My Writing Network
One thing I acknowledged over the course of the week is that my professional network is probably too small. However, it is strong — my connections are my friends, who I joke with in the hallways at the office and invite over to watch sports. My writing connections are similar. I don’t keep in touch with writers who visited my MFA program (despite the fact that Davy Rothbart assured me that I am one of his doggs), or who I met at the bar at AWP (disclaimer: I’ve never actually done this), but the people who I do stay connected to I really know and admire: great teachers from grad school, night classes, and high school (shout out to Mr. Briggs!); writing group members from San Diego, now spread around the country; fellow writers from my MFA program. These are people who I can send a story to for honest feedback (some of them will be getting one in their in-boxes this week), and whose updates on their writing and their lives I am truly interested in. We remember each other’s unpublished stories from over a decade ago, and take genuine pleasure in each other’s success. Continue reading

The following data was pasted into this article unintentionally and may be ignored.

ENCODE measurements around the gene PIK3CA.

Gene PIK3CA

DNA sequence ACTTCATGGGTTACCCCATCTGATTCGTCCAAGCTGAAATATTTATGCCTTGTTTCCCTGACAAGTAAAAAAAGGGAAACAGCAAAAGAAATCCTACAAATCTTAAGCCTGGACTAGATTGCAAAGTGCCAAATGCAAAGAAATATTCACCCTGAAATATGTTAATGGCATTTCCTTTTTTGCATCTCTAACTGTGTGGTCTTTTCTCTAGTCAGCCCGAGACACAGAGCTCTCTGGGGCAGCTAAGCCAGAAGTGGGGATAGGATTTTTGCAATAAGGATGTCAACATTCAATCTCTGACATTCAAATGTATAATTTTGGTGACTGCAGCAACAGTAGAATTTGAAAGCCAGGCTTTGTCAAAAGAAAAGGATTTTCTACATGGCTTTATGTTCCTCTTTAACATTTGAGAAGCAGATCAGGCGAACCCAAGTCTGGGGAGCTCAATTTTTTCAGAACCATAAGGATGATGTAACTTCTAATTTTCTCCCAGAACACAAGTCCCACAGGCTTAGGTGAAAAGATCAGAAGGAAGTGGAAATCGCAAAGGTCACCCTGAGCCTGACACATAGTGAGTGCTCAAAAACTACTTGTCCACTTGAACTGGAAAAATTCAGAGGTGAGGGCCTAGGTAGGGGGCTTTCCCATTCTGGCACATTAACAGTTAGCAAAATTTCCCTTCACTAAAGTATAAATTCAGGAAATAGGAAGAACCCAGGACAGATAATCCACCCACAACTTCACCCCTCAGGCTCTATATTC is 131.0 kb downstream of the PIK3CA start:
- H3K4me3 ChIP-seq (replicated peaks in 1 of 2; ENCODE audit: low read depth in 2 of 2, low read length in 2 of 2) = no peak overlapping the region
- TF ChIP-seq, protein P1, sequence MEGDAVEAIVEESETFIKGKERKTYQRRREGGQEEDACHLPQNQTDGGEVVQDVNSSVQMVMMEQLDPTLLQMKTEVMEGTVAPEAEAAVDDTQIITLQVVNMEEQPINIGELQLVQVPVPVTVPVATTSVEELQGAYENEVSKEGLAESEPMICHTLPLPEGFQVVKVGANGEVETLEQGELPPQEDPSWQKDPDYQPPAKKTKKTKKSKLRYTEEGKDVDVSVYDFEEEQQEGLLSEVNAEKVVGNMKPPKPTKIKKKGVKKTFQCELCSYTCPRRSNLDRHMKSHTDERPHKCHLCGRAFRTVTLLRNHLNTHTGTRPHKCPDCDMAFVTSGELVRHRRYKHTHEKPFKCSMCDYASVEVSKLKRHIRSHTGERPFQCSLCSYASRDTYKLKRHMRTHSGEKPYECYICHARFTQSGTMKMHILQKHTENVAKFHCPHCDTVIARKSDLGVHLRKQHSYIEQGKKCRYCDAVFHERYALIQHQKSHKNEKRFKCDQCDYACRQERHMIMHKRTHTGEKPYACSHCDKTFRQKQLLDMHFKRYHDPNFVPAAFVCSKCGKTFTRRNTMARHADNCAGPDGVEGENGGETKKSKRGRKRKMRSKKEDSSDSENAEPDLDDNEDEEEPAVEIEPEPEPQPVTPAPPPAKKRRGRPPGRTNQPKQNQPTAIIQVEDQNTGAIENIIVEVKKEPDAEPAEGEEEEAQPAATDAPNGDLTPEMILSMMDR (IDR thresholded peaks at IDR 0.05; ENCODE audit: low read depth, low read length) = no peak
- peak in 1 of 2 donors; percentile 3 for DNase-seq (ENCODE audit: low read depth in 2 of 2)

While we’re on the subject of bookstores this week, do y’all have any test books you use to evaluate a bookstore? On episode 4, Ben mentioned the value of curating, but curating only works if a bookstore is somewhere in the region of your interests.
I used to be a much more ardent reader of southern literature than I am now, but for many years, I evaluated a store based on whether it had a few of my favorites: Continue reading